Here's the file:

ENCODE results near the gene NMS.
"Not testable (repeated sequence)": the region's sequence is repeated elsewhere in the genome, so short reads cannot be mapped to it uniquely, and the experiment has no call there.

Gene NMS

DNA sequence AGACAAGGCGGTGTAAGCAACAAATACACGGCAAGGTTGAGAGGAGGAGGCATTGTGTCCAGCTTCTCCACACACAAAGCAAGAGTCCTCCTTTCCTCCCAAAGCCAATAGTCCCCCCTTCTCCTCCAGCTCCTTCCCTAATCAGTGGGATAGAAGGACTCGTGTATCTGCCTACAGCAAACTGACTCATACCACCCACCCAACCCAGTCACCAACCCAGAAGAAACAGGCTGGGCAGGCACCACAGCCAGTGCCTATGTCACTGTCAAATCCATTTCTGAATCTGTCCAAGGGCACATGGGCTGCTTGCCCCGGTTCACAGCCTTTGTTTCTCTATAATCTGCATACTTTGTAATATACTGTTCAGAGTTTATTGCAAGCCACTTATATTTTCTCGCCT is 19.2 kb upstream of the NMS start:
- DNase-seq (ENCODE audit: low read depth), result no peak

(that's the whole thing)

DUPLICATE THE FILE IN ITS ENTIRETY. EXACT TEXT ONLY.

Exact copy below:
ENCODE results near the gene NMS.
"Not testable (repeated sequence)": the region's sequence is repeated elsewhere in the genome, so short reads cannot be mapped to it uniquely, and the experiment has no call there.

Gene NMS

DNA sequence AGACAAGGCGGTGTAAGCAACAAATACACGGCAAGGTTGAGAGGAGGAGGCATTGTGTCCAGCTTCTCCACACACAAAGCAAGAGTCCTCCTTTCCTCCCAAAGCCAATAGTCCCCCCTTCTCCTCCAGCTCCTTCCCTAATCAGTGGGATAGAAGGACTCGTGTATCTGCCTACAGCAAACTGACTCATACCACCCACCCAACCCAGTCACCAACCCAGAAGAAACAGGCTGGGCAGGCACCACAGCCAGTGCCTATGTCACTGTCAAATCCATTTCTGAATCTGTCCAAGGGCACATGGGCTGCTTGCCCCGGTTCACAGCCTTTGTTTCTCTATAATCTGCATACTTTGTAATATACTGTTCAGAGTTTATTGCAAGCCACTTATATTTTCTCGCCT is 19.2 kb upstream of the NMS start:
- DNase-seq (ENCODE audit: low read depth), result no peak